Friday, June 09, 2006

Gavampti and Razadarit Ayeidawpon

The first part of Razadarit Ayeidawpon [history of Lower Burma Mon king Razadarit (c. 1385-1421)] contains a more legendary history that connects the history of the Mon region to Buddhism.

Like the Burmese Chronicle, the legendary in the history of Razadarit Ayeidawpon only fades gradually as a more factual history takes its place.

The Gavampti tradition contributes to the initial legendary part:
After the Buddha attained enlightenment, 49 days afterwards, the Buddha was spending this time under a Rajayatana (Sapium baccatum) tree, he was offered honey-cakes by the two merchant brothers Tapassu and Bhallika.

The Buddha gave them "eight strands of hair from his head. These sacred hairs were enshrined in a stupa built on Sanguttara hill by the brothers and came to be known far and wide as the Dagon Hsandaw Shin pagoda (the Shwedagon pagoda). From there the Buddha left for Rajagaha city to accept food offertories" (San Lwin, 2).

Gavampti learned that his mother from a previous reincarnation was living in Thaton in Lower Burma so he flew there.

Gavampti told Sri Mahasoka, the king of Thaton, about the Buddha and the king asked him to invite the Buddha to come to Thaton so that he could pay respect to him.

Gavampti's mother from a former birth was living amongst a tribal people. Gavampti taught them and they became Buddhist.

Gavampti flew away from Thaton and requested the Buddha to go to Thaton.

The Buddha went to Thaton and taught the king and the people. The king and the people held festivities accompanied by charity for seven days.
After reading Ovid on the early history of Rome, my appreciation for the more legendary Mon and Burmese history has increased. I know for some people this would mark me as a cultural chauvinist, looking for confirmation of Burmese history in western sources. Burmese sources should stand autonomously all by themselves. Well I agree, partly, but some areas of world history have had tremendous amounts of attention paid to them for hundreds of years and historians can learn from their experience, they can witness a history of historians or of historiography, if you will, and perhaps avoid repeating the same mistakes

The influence of religion on Ovid and early Roman history was clearly great. For earlier periods the attempts to separate the sacred part of the history from the factual part often end up in a mess that becomes more a history of the historians than a history of the culture. You can get a good sense of how debates based on thin evidence can last for centuries and in the end are more evidence of the intellectual climate of the times (e.g. 19th century ideas that are now (rightly so) considered racist) when they were written by reading Tim Cornell's The Beginnings of Ancient Rome which covers the history of the historiography of the period covered by Ovid.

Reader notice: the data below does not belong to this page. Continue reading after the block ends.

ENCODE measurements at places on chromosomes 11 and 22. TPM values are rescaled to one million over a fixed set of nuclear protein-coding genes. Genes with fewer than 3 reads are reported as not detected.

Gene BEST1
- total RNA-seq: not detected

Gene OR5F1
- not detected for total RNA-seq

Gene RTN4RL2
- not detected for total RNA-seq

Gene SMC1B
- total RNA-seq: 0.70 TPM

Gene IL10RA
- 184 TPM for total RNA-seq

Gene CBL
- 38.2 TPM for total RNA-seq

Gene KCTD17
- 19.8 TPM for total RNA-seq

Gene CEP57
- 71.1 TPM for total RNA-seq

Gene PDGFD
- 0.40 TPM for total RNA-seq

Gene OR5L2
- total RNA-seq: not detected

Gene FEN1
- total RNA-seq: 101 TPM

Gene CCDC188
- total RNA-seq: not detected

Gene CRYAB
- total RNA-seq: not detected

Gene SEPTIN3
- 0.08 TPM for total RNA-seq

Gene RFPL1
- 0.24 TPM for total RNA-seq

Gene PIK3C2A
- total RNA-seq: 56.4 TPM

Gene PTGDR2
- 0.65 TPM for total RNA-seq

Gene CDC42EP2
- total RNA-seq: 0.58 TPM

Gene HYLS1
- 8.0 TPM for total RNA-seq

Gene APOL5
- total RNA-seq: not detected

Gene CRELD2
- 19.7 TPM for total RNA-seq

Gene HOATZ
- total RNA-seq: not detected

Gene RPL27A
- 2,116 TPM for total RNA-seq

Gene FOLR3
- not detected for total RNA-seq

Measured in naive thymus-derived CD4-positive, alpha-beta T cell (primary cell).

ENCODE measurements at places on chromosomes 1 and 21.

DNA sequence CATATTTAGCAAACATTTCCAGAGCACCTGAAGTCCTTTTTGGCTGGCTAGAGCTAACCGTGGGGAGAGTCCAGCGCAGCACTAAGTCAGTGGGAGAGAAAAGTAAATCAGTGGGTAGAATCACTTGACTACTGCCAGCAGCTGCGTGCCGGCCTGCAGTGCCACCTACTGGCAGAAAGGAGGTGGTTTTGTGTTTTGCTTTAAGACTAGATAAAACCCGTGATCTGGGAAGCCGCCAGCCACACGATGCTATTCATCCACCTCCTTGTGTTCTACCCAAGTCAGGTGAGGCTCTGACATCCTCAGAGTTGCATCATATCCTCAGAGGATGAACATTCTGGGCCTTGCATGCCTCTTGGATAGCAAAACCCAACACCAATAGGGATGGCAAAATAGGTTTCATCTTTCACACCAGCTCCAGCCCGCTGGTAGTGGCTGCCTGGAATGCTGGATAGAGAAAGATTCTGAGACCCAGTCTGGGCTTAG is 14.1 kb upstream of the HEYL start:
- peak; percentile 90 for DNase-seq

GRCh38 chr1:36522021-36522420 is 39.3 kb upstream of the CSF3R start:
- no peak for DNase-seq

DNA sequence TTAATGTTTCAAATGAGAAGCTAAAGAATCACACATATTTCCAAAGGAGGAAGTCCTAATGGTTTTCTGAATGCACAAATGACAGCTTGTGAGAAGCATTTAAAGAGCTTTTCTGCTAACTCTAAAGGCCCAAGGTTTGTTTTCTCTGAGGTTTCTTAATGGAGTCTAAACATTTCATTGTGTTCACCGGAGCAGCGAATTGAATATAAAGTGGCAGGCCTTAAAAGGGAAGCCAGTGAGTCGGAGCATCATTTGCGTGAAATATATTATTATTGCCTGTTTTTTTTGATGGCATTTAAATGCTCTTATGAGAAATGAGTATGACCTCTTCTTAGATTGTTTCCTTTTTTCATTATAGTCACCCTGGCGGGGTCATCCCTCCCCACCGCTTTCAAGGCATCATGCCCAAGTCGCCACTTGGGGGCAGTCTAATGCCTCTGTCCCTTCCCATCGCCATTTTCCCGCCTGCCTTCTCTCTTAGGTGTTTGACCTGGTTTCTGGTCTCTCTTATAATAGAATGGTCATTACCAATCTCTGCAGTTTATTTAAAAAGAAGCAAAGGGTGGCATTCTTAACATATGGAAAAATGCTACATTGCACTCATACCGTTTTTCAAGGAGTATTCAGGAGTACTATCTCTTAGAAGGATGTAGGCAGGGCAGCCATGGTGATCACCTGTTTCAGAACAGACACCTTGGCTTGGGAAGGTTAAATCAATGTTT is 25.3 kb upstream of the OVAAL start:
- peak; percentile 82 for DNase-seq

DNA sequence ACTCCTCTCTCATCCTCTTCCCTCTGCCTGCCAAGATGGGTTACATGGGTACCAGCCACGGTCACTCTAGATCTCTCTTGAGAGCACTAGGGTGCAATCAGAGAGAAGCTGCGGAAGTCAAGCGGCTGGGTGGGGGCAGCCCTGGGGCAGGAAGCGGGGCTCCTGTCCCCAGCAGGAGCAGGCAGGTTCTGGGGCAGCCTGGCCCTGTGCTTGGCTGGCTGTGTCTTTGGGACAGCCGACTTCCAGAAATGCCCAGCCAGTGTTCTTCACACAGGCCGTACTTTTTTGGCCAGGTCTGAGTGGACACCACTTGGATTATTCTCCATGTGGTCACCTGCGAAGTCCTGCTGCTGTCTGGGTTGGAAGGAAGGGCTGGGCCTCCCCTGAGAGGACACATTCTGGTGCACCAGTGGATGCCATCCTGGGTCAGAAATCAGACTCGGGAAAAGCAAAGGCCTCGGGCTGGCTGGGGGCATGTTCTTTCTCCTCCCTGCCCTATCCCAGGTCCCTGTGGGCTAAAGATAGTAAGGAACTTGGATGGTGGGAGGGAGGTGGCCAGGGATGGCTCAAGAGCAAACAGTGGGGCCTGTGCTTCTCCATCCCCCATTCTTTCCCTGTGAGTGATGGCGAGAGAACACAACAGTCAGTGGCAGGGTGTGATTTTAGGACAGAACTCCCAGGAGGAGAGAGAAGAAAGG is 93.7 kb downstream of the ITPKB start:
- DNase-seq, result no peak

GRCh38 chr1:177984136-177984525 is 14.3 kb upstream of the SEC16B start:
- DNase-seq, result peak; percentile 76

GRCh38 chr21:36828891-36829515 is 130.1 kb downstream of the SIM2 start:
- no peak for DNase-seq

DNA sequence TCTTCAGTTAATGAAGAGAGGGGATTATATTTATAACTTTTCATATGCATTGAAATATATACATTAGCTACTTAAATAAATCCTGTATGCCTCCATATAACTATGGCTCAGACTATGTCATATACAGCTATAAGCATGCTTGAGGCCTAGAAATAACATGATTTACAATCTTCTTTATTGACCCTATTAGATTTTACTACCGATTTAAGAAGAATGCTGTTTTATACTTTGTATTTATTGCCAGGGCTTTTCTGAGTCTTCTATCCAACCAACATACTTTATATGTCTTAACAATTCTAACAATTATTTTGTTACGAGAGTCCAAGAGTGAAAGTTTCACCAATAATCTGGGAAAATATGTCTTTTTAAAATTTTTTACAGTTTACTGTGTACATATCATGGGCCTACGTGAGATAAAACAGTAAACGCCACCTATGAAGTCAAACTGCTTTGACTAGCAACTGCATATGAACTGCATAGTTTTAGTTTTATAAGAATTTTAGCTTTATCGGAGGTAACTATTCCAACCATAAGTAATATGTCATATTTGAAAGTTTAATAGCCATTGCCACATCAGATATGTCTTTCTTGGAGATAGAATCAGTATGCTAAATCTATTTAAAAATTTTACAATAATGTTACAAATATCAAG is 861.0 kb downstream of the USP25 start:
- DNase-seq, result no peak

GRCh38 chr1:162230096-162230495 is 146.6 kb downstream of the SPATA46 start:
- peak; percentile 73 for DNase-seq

For centuries there have been tremendous amounts of scholarly resources committed to the study of ancient Rome because of it foundational status in western civilization. In a similar fashion, colonial era texts like Harvey's history searched for evidence of why the British were victorious, of why Burmese civilization collapsed and we continue to view Burmese history largely through these colonial era texts which is a shame. The only way this will change is if some financial resources are put into the support of scholars in this area like, for instance, Pat Pranke whose dissertation goes a long way towards revealing the religious history of Burma from the indigenous perspective.

Perhaps the more legendary parts of a culture's history just have to be accepted as what they are, intellectual history, and integrated in a more seemless fashion into the culture's history. The integrity and narrative unity (Aristotle's unities of action, time, and place) of the legendary can be maintained if it is treated as intellectual history that actually happened, rather than as fodder for demythologization exercises in the manner of Michael Aung-Thwin's "Mists of Ramanna" or "Three Shan Brothers" etc. Aung-thwin's critique of the Dhammazedi's Kalyani inscriptions often reads as thought Dhammazedi was involved in some diabolical legitimization conspiracy whereas it was the norm for fact and fiction to be woven together into a inseparable whole in historical texts.

Reading John S. Strong (2005) "Gavampati in Pali and Sanskrit Texts: the Indian background to a Southeast Asian cult" (IABS XIV, SOAS, London, August 30, 2005) as well as Strong’s work on Asoka is certainly a good way to start thinking about this intellectual-history-that-actually-happened side of history.